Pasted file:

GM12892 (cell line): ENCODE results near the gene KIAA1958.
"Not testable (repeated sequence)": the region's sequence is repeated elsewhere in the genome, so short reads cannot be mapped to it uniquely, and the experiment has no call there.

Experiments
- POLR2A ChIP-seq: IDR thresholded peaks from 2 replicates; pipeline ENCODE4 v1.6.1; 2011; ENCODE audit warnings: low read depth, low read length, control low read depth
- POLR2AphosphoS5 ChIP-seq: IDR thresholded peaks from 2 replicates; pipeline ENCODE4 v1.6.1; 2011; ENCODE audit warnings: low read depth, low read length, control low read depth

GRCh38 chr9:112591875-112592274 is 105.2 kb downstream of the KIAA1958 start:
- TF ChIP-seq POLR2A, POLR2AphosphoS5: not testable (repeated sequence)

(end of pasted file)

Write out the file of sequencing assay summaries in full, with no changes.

GM12892 (cell line): ENCODE results near the gene KIAA1958.
"Not testable (repeated sequence)": the region's sequence is repeated elsewhere in the genome, so short reads cannot be mapped to it uniquely, and the experiment has no call there.

Experiments
- POLR2A ChIP-seq: IDR thresholded peaks from 2 replicates; pipeline ENCODE4 v1.6.1; 2011; ENCODE audit warnings: low read depth, low read length, control low read depth
- POLR2AphosphoS5 ChIP-seq: IDR thresholded peaks from 2 replicates; pipeline ENCODE4 v1.6.1; 2011; ENCODE audit warnings: low read depth, low read length, control low read depth

GRCh38 chr9:112591875-112592274 is 105.2 kb downstream of the KIAA1958 start:
- TF ChIP-seq POLR2A, POLR2AphosphoS5: not testable (repeated sequence)